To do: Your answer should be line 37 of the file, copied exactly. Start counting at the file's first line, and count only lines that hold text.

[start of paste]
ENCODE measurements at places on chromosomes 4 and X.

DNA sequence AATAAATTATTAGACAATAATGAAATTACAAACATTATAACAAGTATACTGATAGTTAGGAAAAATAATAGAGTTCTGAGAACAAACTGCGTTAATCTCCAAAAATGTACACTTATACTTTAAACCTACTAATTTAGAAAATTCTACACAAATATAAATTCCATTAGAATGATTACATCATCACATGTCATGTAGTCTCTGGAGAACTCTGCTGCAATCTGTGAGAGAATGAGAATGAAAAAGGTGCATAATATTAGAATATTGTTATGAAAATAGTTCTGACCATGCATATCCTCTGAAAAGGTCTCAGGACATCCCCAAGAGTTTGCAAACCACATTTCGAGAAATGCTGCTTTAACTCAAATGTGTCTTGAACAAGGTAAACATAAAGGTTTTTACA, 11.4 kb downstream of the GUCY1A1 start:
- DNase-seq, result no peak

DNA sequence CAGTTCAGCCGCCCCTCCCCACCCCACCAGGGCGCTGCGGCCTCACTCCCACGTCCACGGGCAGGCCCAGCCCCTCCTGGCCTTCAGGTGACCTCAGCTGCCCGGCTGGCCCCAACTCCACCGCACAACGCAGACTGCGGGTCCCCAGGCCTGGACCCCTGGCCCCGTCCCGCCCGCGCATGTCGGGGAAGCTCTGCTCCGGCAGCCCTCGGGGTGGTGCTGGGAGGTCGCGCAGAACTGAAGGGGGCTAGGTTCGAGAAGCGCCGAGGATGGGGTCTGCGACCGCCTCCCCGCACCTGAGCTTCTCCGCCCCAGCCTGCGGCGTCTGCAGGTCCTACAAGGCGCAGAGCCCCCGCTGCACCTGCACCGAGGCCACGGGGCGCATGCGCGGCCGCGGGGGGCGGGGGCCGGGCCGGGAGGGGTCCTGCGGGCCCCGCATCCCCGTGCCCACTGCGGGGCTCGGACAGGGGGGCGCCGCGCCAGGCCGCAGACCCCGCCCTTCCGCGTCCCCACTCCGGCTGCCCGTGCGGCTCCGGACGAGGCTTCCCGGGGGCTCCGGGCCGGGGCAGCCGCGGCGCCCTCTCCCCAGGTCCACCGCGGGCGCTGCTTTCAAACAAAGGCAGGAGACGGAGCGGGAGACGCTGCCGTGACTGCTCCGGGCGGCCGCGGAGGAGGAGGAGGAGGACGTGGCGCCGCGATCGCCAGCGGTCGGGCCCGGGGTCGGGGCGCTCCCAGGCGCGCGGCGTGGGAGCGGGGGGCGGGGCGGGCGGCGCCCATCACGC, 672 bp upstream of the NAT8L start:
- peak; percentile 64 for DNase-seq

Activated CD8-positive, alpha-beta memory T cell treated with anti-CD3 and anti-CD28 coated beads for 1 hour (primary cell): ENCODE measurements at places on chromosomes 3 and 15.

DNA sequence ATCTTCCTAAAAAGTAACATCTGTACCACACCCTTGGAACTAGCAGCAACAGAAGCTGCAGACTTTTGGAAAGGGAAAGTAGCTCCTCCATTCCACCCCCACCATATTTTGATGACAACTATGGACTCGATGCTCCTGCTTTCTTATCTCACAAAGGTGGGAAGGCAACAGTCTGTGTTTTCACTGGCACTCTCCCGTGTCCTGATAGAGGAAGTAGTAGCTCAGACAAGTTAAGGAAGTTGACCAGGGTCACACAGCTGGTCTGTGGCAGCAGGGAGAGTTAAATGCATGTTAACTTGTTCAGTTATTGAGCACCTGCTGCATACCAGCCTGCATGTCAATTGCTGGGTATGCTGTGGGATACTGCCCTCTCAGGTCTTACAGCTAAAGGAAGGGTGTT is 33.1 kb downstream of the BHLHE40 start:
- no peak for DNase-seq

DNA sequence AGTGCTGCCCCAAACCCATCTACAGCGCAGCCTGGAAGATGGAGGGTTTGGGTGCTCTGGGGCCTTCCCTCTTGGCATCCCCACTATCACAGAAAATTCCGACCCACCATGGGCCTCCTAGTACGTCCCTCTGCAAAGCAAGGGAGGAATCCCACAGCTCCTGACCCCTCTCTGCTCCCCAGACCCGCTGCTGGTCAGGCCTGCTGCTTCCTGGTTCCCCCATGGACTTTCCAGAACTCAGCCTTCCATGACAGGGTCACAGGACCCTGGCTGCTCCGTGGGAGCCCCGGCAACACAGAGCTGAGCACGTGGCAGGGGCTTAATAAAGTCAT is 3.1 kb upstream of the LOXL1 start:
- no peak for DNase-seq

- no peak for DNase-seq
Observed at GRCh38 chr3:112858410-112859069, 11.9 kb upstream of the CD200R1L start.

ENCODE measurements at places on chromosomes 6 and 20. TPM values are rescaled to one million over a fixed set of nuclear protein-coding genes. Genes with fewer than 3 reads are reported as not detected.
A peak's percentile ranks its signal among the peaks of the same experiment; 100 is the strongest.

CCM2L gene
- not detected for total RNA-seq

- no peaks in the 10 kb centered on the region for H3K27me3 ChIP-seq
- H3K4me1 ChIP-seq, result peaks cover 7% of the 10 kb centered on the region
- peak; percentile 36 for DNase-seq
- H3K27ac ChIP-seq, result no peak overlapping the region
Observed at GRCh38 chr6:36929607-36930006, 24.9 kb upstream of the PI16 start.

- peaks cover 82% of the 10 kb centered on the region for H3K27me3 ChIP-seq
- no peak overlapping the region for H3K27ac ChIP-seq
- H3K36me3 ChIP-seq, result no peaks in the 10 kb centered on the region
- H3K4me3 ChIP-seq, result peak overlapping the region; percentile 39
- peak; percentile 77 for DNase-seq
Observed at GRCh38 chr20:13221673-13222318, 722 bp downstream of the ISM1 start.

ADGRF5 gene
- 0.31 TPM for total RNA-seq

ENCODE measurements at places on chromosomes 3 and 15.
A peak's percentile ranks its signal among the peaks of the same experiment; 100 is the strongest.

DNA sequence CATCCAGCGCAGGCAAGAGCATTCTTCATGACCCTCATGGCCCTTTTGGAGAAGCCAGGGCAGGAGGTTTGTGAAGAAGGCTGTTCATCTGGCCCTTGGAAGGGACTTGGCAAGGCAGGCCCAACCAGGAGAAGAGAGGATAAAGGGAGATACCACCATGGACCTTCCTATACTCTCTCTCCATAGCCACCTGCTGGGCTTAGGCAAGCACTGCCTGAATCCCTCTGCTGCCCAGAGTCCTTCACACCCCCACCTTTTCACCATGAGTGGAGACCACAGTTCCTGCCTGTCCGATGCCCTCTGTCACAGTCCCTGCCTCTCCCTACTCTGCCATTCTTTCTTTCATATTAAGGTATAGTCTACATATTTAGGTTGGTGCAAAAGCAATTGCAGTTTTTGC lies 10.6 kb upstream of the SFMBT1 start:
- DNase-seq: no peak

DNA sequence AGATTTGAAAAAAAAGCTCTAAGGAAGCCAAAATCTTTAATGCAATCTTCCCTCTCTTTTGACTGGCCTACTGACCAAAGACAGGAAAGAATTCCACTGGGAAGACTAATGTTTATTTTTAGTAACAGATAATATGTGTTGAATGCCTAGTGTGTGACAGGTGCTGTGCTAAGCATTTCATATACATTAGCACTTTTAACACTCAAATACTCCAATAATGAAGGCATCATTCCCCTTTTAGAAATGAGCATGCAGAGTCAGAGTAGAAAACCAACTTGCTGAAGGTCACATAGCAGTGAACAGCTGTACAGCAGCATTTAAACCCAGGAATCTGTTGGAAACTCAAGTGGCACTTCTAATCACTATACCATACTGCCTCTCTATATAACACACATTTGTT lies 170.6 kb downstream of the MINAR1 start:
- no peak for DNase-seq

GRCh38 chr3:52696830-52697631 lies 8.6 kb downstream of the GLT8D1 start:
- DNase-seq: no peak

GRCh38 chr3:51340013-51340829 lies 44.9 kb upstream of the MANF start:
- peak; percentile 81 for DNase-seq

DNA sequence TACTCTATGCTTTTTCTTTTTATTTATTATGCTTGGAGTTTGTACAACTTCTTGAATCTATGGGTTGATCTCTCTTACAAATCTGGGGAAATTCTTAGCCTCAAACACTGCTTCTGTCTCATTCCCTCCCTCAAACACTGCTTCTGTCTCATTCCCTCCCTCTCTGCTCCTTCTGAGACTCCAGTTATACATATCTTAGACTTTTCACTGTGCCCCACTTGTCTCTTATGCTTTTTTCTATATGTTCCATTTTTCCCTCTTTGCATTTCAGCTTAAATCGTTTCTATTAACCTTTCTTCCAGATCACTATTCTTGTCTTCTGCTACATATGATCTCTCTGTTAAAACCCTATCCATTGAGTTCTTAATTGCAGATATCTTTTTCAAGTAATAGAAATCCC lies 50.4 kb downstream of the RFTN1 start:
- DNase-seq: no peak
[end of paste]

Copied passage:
- DNase-seq: no peak